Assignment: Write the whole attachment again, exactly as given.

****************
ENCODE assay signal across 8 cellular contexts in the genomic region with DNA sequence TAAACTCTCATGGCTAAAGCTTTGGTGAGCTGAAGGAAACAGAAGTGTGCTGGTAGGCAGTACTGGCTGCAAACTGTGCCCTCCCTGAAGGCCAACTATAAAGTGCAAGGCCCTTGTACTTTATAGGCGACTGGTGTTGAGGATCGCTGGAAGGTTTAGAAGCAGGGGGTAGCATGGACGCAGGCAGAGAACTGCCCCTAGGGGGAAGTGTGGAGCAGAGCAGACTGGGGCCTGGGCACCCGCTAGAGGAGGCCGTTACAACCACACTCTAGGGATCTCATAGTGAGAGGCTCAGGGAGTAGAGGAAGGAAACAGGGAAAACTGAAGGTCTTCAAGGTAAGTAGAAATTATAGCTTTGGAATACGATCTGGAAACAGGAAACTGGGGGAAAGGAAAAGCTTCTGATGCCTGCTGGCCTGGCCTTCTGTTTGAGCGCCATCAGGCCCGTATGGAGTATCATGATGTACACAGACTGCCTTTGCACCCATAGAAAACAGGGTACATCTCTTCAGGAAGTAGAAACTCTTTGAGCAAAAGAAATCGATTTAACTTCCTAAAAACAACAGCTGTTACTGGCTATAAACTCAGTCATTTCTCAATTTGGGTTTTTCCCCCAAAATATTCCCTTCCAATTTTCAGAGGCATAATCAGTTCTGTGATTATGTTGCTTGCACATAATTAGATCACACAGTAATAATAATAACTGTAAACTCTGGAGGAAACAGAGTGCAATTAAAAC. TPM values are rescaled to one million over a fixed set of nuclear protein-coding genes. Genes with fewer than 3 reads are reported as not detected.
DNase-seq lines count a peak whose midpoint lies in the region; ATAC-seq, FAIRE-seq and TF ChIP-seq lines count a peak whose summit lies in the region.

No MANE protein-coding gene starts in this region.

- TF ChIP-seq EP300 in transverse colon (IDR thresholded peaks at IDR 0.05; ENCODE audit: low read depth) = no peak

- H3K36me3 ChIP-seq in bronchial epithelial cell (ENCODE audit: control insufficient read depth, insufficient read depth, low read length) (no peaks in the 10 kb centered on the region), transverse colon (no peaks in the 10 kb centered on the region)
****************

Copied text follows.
ENCODE assay signal across 8 cellular contexts in the genomic region with DNA sequence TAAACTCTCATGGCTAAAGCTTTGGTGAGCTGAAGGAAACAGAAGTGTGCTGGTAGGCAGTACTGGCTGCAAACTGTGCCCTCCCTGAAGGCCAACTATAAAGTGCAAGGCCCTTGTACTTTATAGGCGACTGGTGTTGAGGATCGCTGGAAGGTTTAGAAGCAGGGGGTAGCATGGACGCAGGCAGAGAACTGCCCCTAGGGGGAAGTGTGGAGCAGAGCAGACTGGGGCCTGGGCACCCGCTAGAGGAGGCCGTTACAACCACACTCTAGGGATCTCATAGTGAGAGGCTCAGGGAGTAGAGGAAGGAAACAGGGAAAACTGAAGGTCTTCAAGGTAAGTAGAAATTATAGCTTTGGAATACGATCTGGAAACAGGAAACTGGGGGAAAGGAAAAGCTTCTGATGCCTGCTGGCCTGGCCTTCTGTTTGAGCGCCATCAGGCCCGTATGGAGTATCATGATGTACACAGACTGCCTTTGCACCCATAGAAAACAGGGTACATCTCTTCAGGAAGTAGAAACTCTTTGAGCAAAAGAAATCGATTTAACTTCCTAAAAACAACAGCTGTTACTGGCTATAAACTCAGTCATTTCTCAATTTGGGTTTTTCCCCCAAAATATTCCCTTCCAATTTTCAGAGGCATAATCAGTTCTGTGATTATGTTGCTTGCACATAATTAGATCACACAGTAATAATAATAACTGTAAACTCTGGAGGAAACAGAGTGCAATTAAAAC. TPM values are rescaled to one million over a fixed set of nuclear protein-coding genes. Genes with fewer than 3 reads are reported as not detected.
DNase-seq lines count a peak whose midpoint lies in the region; ATAC-seq, FAIRE-seq and TF ChIP-seq lines count a peak whose summit lies in the region.

No MANE protein-coding gene starts in this region.

- TF ChIP-seq EP300 in transverse colon (IDR thresholded peaks at IDR 0.05; ENCODE audit: low read depth) = no peak

- H3K36me3 ChIP-seq in bronchial epithelial cell (ENCODE audit: control insufficient read depth, insufficient read depth, low read length) (no peaks in the 10 kb centered on the region), transverse colon (no peaks in the 10 kb centered on the region)